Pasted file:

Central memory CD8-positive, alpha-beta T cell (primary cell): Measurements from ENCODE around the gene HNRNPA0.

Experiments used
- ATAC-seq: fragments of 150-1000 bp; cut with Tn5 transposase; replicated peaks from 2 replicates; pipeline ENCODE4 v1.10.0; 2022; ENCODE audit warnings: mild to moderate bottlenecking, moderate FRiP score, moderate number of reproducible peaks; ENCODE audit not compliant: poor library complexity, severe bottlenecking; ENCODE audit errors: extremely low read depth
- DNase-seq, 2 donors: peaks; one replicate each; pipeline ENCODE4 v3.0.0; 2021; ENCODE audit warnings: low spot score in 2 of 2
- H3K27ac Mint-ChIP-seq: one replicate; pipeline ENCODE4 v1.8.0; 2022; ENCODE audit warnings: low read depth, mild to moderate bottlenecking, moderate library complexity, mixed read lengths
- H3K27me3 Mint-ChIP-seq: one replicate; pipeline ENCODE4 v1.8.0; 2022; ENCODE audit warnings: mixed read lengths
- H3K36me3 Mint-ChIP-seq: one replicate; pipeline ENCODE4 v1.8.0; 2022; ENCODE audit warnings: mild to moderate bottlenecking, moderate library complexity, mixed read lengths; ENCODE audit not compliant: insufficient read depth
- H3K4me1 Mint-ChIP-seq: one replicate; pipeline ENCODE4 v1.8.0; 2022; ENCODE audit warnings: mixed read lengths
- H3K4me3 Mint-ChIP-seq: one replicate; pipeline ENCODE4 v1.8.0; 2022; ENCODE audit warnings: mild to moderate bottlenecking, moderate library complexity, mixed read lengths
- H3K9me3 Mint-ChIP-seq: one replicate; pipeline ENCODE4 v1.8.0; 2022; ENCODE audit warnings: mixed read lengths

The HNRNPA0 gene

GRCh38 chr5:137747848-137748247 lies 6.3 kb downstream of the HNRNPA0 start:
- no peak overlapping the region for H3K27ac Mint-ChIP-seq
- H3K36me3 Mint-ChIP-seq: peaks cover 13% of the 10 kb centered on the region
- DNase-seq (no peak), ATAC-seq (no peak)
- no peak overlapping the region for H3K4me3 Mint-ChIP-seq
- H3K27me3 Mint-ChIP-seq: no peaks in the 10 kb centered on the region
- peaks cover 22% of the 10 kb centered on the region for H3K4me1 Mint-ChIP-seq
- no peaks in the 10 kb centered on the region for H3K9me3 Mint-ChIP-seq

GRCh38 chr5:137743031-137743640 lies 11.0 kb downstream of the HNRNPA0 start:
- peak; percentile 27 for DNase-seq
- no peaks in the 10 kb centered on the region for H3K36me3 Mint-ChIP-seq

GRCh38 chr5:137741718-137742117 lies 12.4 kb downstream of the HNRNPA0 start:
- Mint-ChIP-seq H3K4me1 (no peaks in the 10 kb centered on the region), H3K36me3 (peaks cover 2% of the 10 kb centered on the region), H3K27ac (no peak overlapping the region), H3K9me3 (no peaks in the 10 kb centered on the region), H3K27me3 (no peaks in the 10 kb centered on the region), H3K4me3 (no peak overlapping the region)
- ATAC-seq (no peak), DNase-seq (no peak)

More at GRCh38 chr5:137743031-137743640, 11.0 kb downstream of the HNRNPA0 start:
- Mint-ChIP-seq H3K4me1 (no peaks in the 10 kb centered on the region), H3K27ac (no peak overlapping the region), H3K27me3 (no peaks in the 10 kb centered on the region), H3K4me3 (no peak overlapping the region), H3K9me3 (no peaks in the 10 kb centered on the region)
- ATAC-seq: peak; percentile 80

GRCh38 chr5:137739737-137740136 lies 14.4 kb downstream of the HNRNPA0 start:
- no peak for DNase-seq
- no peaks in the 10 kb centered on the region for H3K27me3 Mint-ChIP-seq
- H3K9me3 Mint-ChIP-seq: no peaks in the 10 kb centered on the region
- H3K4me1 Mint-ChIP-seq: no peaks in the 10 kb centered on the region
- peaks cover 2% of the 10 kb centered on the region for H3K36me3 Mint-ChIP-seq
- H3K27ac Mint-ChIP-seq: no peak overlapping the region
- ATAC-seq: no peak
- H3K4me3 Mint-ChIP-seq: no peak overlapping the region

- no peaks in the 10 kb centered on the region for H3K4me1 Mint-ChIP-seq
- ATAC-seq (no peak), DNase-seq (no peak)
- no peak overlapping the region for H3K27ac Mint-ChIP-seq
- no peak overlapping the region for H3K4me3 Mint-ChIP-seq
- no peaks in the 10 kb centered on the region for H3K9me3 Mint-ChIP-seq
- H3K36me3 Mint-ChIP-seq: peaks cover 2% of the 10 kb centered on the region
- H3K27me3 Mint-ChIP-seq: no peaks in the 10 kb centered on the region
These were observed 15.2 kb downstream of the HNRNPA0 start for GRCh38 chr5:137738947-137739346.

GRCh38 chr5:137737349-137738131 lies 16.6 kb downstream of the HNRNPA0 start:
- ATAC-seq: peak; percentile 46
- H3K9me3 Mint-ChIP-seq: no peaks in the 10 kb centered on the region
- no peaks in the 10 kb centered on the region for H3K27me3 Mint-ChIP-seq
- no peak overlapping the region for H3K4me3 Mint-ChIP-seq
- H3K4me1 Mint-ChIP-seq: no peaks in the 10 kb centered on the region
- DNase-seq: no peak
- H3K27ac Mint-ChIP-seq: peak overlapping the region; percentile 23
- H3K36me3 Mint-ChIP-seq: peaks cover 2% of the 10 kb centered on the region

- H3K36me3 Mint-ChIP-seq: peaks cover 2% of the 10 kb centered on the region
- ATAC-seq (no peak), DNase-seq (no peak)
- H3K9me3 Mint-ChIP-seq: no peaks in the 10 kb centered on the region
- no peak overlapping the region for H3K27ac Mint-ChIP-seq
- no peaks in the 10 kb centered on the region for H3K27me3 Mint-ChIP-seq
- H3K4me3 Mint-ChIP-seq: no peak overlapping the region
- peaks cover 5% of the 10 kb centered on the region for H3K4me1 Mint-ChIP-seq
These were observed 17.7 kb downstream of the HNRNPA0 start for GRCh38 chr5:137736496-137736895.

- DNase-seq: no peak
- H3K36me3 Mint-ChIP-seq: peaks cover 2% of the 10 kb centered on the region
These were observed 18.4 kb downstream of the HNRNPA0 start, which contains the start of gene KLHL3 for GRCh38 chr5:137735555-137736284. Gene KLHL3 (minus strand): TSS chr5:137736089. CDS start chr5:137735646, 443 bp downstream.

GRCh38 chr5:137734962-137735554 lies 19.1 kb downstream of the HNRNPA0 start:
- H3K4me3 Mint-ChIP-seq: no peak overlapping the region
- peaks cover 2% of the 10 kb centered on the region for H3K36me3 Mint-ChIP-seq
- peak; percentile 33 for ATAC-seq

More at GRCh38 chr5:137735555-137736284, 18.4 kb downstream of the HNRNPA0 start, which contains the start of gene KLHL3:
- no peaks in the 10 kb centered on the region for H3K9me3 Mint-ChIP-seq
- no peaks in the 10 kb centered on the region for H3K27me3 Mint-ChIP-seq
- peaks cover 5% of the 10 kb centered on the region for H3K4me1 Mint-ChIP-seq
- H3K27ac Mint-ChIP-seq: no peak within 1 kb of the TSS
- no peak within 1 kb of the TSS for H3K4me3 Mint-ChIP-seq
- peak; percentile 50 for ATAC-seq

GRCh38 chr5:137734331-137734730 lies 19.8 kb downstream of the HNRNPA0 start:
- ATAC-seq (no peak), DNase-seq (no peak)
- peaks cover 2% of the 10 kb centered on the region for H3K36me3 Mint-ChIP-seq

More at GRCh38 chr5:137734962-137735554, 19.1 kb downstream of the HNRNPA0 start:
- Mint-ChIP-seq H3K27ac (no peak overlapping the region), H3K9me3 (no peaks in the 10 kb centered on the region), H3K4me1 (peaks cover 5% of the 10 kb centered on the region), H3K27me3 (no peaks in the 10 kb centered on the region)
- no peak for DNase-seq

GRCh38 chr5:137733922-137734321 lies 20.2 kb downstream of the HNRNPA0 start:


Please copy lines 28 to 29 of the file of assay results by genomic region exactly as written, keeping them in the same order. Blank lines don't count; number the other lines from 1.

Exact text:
- ATAC-seq: peak; percentile 80

GRCh38 chr5:137739737-137740136 lies 14.4 kb downstream of the HNRNPA0 start: